Last Updated 9/19/19
Issue: Reinsurance, often referred to as insurance of insurance companies, is a contract of indemnity between a reinsurer and an insurer. In this contract, the insurance company, i.e. the cedent, transfers risk to the reinsurance company which assumes all or part of one or more insurance policies issued by the cedent. Reinsurance contracts may be negotiated either directly with a reinsurer or arranged through the use of a third-party, a reinsurance broker or intermediary. Reinsurers themselves may also buy reinsurance protection which is called retrocession primarily for the purpose of further spreading risk and reducing the impact of catastrophic loss events.
Reinsurance is an essential mechanism by which insurance companies manage risks and the amount of capital they must hold to support those risks. Insurers may use reinsurance to best achieve a targeted risk profile. In the reinsurance agreement, the reinsurer's obligation arises only when the company's liability under its original insurance policy or reinsurance agreement has been incurred. The extent of that obligation is defined by the specific terms and conditions of the applicable reinsurance agreement. Absent specific agreement to the contrary, there is no privity of contract between the reinsurer and any party other than the company defined as the "reinsured" in the reinsurance agreement.
Reinsurance transactions in the insurance industry can become really complex. Companies may employ numerous reinsurance transactions with a variety of specific details, but typically, there are seven basic explanations to account for the companies' desire to engage in reinsurance: 1) Expand the Insurance Company's Capacity; 2) Stabilize Underwriting Results; 3) Financing; 4) Provide Catastrophe protection; 5) Withdraw from a Line or class of business; 6) Spread of risk; and 7) Expertise.
While the U.S. reinsurance sector continues to be an important source of capacity for domestic insurers, state regulators have long-recognized the need for both U.S. and non-U.S. reinsurance capacity to fulfill the needs of the U.S. marketplace. Consequently, the U.S. has developed a system of reinsurance regulation that has led to the development of an open but secure reinsurance market where nearly half of the reinsurance premiums are reinsured outside the country.
The regulation of reinsurance in the U.S. takes in consideration the domicile of the reinsurer and whether the reinsurer is licensed in a U.S. jurisdiction. Licensed reinsurers are subject to the same state-based regulation as other licensed insurers. When an insurer cedes business to a licensed reinsurer, the cedent is permitted under regulatory accounting rules to recognize a reduction in its liabilities for the amount of ceded liabilities, without a regulatory requirement for the reinsurer to post any collateral to secure the reinsurer's payment of the reinsured liabilities.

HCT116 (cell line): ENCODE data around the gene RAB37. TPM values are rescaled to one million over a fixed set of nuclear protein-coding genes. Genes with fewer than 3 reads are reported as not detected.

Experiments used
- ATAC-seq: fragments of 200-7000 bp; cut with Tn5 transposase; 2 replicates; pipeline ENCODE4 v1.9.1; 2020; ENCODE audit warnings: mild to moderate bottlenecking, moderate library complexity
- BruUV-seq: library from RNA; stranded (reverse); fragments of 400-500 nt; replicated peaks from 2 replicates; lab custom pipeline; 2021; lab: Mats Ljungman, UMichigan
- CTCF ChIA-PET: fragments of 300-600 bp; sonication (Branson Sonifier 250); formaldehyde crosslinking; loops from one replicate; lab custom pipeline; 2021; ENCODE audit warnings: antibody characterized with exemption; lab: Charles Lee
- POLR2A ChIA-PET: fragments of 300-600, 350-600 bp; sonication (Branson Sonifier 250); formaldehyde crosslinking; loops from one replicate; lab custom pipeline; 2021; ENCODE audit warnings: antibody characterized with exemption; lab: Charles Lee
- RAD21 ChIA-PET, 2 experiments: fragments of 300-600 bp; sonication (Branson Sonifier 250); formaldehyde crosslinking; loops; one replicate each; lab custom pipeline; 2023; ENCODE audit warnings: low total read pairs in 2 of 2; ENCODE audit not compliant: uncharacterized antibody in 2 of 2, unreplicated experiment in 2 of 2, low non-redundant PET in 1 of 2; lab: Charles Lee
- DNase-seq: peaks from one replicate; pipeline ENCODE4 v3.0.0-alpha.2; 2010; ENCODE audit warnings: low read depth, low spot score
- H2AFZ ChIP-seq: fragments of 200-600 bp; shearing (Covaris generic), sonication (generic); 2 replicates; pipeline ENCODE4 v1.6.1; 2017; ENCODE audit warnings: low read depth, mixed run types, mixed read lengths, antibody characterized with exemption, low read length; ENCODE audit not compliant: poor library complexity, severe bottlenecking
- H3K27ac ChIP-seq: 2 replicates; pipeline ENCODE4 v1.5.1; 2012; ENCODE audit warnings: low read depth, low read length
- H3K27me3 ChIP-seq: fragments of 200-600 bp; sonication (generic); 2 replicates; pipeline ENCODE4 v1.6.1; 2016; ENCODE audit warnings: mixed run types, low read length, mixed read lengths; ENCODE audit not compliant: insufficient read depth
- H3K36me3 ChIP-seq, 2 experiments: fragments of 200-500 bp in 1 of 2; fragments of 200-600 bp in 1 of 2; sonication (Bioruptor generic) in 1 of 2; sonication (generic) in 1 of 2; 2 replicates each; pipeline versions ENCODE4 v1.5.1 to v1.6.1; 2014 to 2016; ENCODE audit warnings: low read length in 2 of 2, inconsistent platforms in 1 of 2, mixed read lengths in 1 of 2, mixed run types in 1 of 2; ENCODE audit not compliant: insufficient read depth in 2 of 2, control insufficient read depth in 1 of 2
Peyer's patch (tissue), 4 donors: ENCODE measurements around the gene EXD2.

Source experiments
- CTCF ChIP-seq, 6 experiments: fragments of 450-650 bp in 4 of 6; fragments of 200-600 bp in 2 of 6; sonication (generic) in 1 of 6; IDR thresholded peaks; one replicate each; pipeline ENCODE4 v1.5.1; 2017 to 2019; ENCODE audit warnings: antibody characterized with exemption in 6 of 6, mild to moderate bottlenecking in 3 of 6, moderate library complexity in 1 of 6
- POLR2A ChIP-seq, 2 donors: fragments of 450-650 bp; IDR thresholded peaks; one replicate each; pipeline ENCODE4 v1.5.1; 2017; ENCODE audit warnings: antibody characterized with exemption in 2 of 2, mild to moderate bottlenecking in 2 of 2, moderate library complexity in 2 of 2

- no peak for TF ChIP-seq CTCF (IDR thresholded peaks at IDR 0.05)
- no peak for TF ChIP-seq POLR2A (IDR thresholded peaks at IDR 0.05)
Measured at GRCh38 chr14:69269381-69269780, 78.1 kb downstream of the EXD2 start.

Status: On June 25, 2019, the NAIC Executive (EX) Committee and Plenary adopted revisions to the Credit for Reinsurance Model Law (#785) and Credit for Reinsurance Model Regulation (#786), which implement the reinsurance collateral provisions of the Covered Agreements with the European Union (EU) and the United Kingdom (UK). These revisions create a new type of jurisdiction, which is called a Reciprocal Jurisdiction and eliminate reinsurance collateral requirements and local presence requirements for EU and UK reinsurers that maintain a minimum amount of own-funds equivalent to $250 million USD and a solvency capital requirement (SCR) of 100% under Solvency II. The revisions also provide Reciprocal Jurisdiction status for accredited U.S. jurisdictions and Qualified Jurisdictions if they meet certain requirements in the credit for reinsurance models. U.S. states must adopt these revisions prior to October 1, 2022 or face potential federal preemption by the Federal Insurance Office. To avoid preemption, the laws must be enacted prior to October 1, 2022, and must adhere exactly to the models as they have been adopted by the NAIC.
Before the 2019 revisions, on November 6, 2011, the NAIC adopted revisions to Model #785 and Model #786 which allowed reduced reinsurance collateral requirements for certified reinsurers that are licensed and domiciled in Qualified Jurisdictions, which are Bermuda, France, Germany, Ireland, Japan, Switzerland and the UK.
Prior to the end of 2019, the Reinsurance (E) Task Force and the Qualified Jurisdiction (E) Working Group are planning to adopt revisions to the Process for Developing and Maintaining the NAIC List of Qualified Jurisdictions to incorporate the 2019 revisions to Model #785 and Model #786. Once this is complete, the Working Group will need to complete re-evaluations of the seven existing Qualified Jurisdictions and complete initial evaluations of Bermuda, Japan and Switzerland as Reciprocal Jurisdictions. Additionally, the Task Force exposed revisions to the Reinsurance Ceded section of the NAIC Accreditation Program Manual to incorporate the 2019 revisions to the models as an accreditation standard, effective on October 1, 2022 to coincide with the federal preemption date.
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Chief Counsel, Regulatory Affairs
Sr. Accounting and Reinsurance Policy Advisor